China is India’s largest trade partner. But India runs a large trade deficit of $29 billion with China. Prime Minister Manmohan Singh reportedly told his Chinese counterpart, Li Keqiang, at their recent meeting that this “needs to be addressed.” But as an economist he surely knows it is wrong to aim for balanced trade with each trading partner.
The beauty of international trade is that it enables every country to specialize in what it does best, export these specialties, and use the money to import what other do best. All countries end up specialising in what they do best, improving global productivity and reducing prices for everybody, a win-win situation.
India should export whatever it can to whichever destination is profitable at the best possible price. In turn, it should import whatever it needs from wherever at the best possible price. This implies that India should run a trade surplus with relatively uncompetitive countries (like Pakistan or Bangladesh), and run a trade deficit with highly competitive countries (like China or Germany).
The more competitive the trading partner, the more India should buy from it, and the bigger should be the bilateral trade deficit. China is the most competitive exporter of all, so India should run its biggest trade deficit with this country. Far from decrying this, we should view it as evidence that India is, very sensibly, getting its needs from the cheapest source. To see this in perspective, consider Indo-Pak trade. Pakistan has long erected trade barriers against Indian goods, importing many items at prices higher than what India offers. This hurts both Indian exporters and Pakistani consumers.
Pakistan has promised to soon liberalise trade with India. When this happens, India’s trade surplus with Pakistan will become even larger than it is today. That will be economically efficient, benefiting Pakistani consumers as well as Indian exporters. Yet many Pakistanis fret at the prospect, just as many Indians fret at their growing trade deficit with China. The fretting is unwarranted: large deficits in both cases are proof of sensible buying from the cheapest source.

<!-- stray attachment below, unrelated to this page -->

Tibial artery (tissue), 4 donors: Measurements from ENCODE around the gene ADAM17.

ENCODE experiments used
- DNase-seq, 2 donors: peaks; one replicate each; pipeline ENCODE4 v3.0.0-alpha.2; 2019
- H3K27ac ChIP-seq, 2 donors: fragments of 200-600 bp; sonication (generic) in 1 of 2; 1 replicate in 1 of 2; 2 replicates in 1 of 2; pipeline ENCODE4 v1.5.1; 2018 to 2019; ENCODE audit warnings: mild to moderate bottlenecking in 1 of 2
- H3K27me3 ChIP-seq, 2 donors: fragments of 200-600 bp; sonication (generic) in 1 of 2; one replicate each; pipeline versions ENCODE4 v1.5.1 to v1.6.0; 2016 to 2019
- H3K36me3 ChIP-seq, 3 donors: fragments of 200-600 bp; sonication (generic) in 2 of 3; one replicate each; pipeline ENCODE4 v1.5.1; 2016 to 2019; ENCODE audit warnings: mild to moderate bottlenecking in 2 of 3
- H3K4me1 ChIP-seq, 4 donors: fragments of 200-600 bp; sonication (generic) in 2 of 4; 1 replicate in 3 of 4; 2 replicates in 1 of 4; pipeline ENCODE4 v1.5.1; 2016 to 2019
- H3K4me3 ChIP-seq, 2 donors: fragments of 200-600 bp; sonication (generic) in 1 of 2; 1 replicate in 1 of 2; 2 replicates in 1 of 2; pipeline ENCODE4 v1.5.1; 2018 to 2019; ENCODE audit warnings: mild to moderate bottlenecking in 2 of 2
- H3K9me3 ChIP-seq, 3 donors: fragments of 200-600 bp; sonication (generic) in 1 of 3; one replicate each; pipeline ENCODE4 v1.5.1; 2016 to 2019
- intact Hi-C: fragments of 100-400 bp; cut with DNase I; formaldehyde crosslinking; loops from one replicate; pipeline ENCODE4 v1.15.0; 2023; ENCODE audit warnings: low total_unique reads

Many Indians argue that China gives huge export subsidies that constitute unfair trade. Sorry, but no individual, corporation or country can become prosperous by selling its goods below cost. You can as a short-term measure subsidise some items here or there, but selling everything at a loss is economic suicide, and China is not suicidal. It does keep interest rates artificially low, and prevents its currency from appreciating. We can join the US in pressing for yuan appreciation. But that will affect the trade gap only slightly.
Where China gives excessive subsidies, Indian businessmen are quick to demand anti-dumping duties, and the government is quick to oblige. India has imposed more anti-dumping duties than any other country. Additional curbs have been placed on Chinese telecom equipment on security grounds.
The trade deficit however continues, suggesting that dumping is not the key issue. Rather, the deficit represents the gap in productivity between the two countries, especially in manufacturing.
Most people think that exports are desirable and should be maximized, while imports are undesirable and should be minimized. The very opposite is true. You typically export what you have a surplus of, and import what is locally scarce. What’s scarce is obviously more valuable than what you have in abundance. Seen in this light, the main benefit of trade is to end scarcities by importing what you don’t have. Exports are a secondary aim, required to pay for imports.
The pattern of Sino-Indian trade dismays many people. India exports mainly iron ore and other commodities. Its imports are almost entirely manufactured goods, especially machinery and telecom equipment. Some experts think commodities are somehow inferior to manufactures, and so bemoan the Sino-Indian pattern of trade. Now, manufactures often have more value added than commodities, yet somebody has to produce commodities too.
Specialising in commodities is not inferior. India’s biggest commodity producers are Ambani (oil, gas, petrochemicals, fibres), Tata (steel, soda ash, fertilizers, power) and Birla (aluminium, copper, cement, iron ore). Are Ambani, Tata and Birla inferior industrialists in inferior industries? No, they are India’s crème de la crème.
Both China and India still have far too many barriers to trade and investment, and these need lowering. Chinese non-tariff barriers are higher, and Indian negotiators must focus on this.
But their overall aim must not be to balance trade with China, or target a particular trade deficit. Rather, India should target improvements in its own productivity and competitiveness. Once that happens, its trade deficit with all countries (including China) will automatically fall. Lesson: target the productivity gap, not the trade gap.